• relate to the usually resident population on 30 June of each year

  • a number of data sources are used to compile the population estimates, including the General Register Office (GRO), the International Passenger Survey (IPS), the Higher Education Statistics Agency (HESA), the National Health Service Central Register (NHSCR) and the Ministry of Justice

  • estimates for Scotland and Northern Ireland are produced by the National Records Scotland (NRS) and the Northern Ireland Statistics and Research Agency (NISRA) respectively

  • annually published estimates available from 1981 onwards

The mid-year population estimates are the official set of population estimates for the UK and its constituent countries, the regions of England and Wales and local authorities.

The estimates account for long-term international migrants (people who change their country of usual residence for a period of 12 months or more), but do not account for short-term migrants (people who come to or leave the country for a period of less than 12 months). A combination of registration, survey and administrative data are used to estimate the different components of population change.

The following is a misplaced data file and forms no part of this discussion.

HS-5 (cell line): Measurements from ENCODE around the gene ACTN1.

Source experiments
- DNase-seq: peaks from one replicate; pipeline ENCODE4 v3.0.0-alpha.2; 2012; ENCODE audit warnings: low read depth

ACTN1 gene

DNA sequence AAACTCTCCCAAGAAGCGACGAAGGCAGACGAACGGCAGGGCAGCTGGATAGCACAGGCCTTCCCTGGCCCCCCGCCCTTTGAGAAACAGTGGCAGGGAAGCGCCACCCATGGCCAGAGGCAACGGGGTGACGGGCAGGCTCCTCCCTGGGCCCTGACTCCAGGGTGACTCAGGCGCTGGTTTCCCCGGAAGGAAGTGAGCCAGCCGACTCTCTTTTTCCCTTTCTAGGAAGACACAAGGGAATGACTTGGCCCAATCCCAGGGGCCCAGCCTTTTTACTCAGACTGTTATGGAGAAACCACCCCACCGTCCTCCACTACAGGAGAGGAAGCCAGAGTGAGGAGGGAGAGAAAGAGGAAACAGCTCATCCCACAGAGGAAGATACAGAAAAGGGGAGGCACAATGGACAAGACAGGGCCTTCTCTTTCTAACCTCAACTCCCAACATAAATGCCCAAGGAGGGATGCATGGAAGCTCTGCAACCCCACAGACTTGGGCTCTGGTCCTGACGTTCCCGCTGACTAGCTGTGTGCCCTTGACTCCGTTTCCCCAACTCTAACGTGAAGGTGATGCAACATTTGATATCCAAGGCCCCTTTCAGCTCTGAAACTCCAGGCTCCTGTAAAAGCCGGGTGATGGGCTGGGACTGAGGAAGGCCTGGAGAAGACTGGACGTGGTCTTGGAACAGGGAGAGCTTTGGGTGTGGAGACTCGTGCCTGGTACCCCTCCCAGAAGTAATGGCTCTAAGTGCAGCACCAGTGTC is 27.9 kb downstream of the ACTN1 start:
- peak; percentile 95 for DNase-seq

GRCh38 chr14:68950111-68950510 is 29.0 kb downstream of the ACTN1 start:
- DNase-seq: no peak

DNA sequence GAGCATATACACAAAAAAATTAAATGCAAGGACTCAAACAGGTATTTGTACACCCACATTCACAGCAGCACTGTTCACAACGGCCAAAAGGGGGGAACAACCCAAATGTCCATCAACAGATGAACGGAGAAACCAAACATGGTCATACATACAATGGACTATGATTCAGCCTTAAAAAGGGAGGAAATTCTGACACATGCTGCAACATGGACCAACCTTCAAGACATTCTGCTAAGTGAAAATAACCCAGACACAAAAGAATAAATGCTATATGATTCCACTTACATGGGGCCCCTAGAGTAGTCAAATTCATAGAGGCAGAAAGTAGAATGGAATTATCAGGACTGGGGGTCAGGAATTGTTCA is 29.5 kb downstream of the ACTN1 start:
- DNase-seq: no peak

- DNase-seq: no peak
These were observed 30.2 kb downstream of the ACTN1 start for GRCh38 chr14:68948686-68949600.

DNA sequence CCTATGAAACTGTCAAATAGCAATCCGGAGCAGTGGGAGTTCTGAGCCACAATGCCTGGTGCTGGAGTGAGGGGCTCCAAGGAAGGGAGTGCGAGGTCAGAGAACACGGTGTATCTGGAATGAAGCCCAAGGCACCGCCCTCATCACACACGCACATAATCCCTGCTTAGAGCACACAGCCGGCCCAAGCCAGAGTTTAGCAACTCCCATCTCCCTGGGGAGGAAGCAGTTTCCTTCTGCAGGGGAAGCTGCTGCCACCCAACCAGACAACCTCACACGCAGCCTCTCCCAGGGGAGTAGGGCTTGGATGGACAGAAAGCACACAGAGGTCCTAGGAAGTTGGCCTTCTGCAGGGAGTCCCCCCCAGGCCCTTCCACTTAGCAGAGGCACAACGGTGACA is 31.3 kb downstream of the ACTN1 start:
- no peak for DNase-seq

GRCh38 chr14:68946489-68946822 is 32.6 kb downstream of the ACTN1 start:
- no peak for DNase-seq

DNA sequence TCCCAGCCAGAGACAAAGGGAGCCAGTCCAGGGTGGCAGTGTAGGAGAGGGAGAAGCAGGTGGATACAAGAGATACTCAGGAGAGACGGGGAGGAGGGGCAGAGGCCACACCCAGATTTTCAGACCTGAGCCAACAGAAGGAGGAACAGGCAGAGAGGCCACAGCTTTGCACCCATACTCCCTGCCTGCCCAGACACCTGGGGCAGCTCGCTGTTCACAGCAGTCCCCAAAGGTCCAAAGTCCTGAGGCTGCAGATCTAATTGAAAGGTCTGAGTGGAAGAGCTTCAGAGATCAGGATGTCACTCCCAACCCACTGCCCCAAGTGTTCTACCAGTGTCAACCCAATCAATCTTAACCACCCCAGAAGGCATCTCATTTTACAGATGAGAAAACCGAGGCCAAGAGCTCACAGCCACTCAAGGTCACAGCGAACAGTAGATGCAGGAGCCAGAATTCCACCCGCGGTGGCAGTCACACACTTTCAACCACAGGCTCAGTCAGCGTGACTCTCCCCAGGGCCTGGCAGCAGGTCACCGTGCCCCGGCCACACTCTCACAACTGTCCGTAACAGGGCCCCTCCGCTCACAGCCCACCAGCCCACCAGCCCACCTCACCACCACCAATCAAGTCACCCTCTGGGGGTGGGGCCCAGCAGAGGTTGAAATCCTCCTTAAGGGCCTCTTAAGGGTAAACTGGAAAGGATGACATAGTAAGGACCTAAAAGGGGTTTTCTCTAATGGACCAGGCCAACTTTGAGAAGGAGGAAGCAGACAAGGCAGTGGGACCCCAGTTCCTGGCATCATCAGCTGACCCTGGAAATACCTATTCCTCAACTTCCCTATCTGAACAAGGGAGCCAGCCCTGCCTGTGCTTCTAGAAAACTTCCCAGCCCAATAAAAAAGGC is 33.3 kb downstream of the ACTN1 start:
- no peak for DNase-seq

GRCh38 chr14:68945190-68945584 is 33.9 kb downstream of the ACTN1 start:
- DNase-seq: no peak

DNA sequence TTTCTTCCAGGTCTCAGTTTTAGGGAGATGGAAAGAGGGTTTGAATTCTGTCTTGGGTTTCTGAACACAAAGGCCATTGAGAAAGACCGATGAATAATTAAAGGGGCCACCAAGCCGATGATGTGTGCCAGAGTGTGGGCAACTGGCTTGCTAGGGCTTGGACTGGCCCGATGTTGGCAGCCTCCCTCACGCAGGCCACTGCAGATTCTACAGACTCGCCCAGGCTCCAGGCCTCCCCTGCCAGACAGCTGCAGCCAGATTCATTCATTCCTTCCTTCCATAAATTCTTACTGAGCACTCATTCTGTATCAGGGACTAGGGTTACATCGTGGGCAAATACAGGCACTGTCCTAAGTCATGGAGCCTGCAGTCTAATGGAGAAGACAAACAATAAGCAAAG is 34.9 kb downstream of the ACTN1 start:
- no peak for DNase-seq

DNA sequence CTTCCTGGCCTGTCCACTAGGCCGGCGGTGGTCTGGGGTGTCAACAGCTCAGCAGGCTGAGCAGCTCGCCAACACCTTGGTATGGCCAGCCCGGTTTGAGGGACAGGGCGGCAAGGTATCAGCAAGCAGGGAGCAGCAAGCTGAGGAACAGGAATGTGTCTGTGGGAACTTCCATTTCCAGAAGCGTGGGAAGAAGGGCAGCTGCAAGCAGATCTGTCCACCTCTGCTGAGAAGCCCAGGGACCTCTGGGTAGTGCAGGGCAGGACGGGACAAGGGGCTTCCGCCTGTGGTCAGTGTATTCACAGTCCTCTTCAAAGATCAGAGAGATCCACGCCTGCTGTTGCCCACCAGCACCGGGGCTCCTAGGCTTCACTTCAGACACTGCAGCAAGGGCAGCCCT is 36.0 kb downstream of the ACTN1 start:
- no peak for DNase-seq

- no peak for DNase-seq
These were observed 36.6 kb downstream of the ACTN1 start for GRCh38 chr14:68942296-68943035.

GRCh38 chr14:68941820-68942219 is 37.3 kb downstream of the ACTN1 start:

The mid-year population estimates are an essential building block for a wide range of National Statistics. They are used directly as a base for other secondary population statistics, such as population projections, population estimates for the very old and population estimates for small geographical areas. They are also used for weighting survey estimates, such as the Labour Force Survey (LFS) and other social surveys to ensure that they are representative of the total population.

External users of the estimates include central and local government and the health sector, where they are used for planning and monitoring service delivery, resource allocation and managing the economy. Other users include commercial companies (for market research), special interest groups and academia.

We quality assure the administrative data used for these statistics to ensure that they are suitable for this purpose. To gain further insight on data quality issues and the impact on statistics, please see Quality Assurance of Administrative Data:

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